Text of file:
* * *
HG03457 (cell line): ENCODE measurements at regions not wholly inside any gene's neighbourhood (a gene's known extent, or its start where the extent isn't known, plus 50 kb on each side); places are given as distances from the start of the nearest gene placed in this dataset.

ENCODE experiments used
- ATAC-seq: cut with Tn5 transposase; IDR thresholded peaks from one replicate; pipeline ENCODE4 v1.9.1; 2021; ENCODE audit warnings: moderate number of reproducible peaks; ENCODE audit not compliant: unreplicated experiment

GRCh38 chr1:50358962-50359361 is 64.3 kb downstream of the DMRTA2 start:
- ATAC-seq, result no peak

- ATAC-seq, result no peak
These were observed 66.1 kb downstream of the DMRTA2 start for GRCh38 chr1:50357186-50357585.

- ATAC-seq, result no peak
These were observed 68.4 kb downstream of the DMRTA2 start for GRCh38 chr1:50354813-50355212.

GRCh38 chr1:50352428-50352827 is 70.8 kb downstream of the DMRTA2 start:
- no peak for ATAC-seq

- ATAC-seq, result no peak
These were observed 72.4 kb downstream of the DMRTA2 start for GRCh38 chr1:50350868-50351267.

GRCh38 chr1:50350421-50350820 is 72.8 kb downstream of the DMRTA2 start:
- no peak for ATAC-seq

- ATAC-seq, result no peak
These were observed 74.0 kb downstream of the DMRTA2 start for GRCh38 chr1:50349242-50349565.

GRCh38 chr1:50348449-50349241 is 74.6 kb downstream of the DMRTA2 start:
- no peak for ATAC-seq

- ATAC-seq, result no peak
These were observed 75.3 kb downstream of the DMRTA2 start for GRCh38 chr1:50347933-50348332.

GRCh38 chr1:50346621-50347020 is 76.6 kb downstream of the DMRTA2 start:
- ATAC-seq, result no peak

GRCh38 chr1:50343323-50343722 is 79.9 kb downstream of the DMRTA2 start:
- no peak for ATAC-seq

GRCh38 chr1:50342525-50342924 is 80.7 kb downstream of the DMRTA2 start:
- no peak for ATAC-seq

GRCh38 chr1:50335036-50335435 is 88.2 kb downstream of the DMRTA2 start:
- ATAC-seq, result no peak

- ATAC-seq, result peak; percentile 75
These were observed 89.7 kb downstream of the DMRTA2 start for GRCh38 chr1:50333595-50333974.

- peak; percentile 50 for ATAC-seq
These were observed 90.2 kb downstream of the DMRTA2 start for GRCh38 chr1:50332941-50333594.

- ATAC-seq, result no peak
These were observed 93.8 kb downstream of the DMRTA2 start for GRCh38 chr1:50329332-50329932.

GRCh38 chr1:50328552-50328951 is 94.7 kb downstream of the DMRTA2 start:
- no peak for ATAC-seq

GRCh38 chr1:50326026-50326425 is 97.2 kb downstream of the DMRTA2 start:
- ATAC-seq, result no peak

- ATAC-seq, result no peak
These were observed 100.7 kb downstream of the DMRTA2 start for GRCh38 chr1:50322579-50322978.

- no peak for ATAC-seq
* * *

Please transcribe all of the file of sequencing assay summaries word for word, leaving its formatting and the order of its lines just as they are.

HG03457 (cell line): ENCODE measurements at regions not wholly inside any gene's neighbourhood (a gene's known extent, or its start where the extent isn't known, plus 50 kb on each side); places are given as distances from the start of the nearest gene placed in this dataset.

ENCODE experiments used
- ATAC-seq: cut with Tn5 transposase; IDR thresholded peaks from one replicate; pipeline ENCODE4 v1.9.1; 2021; ENCODE audit warnings: moderate number of reproducible peaks; ENCODE audit not compliant: unreplicated experiment

GRCh38 chr1:50358962-50359361 is 64.3 kb downstream of the DMRTA2 start:
- ATAC-seq, result no peak

- ATAC-seq, result no peak
These were observed 66.1 kb downstream of the DMRTA2 start for GRCh38 chr1:50357186-50357585.

- ATAC-seq, result no peak
These were observed 68.4 kb downstream of the DMRTA2 start for GRCh38 chr1:50354813-50355212.

GRCh38 chr1:50352428-50352827 is 70.8 kb downstream of the DMRTA2 start:
- no peak for ATAC-seq

- ATAC-seq, result no peak
These were observed 72.4 kb downstream of the DMRTA2 start for GRCh38 chr1:50350868-50351267.

GRCh38 chr1:50350421-50350820 is 72.8 kb downstream of the DMRTA2 start:
- no peak for ATAC-seq

- ATAC-seq, result no peak
These were observed 74.0 kb downstream of the DMRTA2 start for GRCh38 chr1:50349242-50349565.

GRCh38 chr1:50348449-50349241 is 74.6 kb downstream of the DMRTA2 start:
- no peak for ATAC-seq

- ATAC-seq, result no peak
These were observed 75.3 kb downstream of the DMRTA2 start for GRCh38 chr1:50347933-50348332.

GRCh38 chr1:50346621-50347020 is 76.6 kb downstream of the DMRTA2 start:
- ATAC-seq, result no peak

GRCh38 chr1:50343323-50343722 is 79.9 kb downstream of the DMRTA2 start:
- no peak for ATAC-seq

GRCh38 chr1:50342525-50342924 is 80.7 kb downstream of the DMRTA2 start:
- no peak for ATAC-seq

GRCh38 chr1:50335036-50335435 is 88.2 kb downstream of the DMRTA2 start:
- ATAC-seq, result no peak

- ATAC-seq, result peak; percentile 75
These were observed 89.7 kb downstream of the DMRTA2 start for GRCh38 chr1:50333595-50333974.

- peak; percentile 50 for ATAC-seq
These were observed 90.2 kb downstream of the DMRTA2 start for GRCh38 chr1:50332941-50333594.

- ATAC-seq, result no peak
These were observed 93.8 kb downstream of the DMRTA2 start for GRCh38 chr1:50329332-50329932.

GRCh38 chr1:50328552-50328951 is 94.7 kb downstream of the DMRTA2 start:
- no peak for ATAC-seq

GRCh38 chr1:50326026-50326425 is 97.2 kb downstream of the DMRTA2 start:
- ATAC-seq, result no peak

- ATAC-seq, result no peak
These were observed 100.7 kb downstream of the DMRTA2 start for GRCh38 chr1:50322579-50322978.

- no peak for ATAC-seq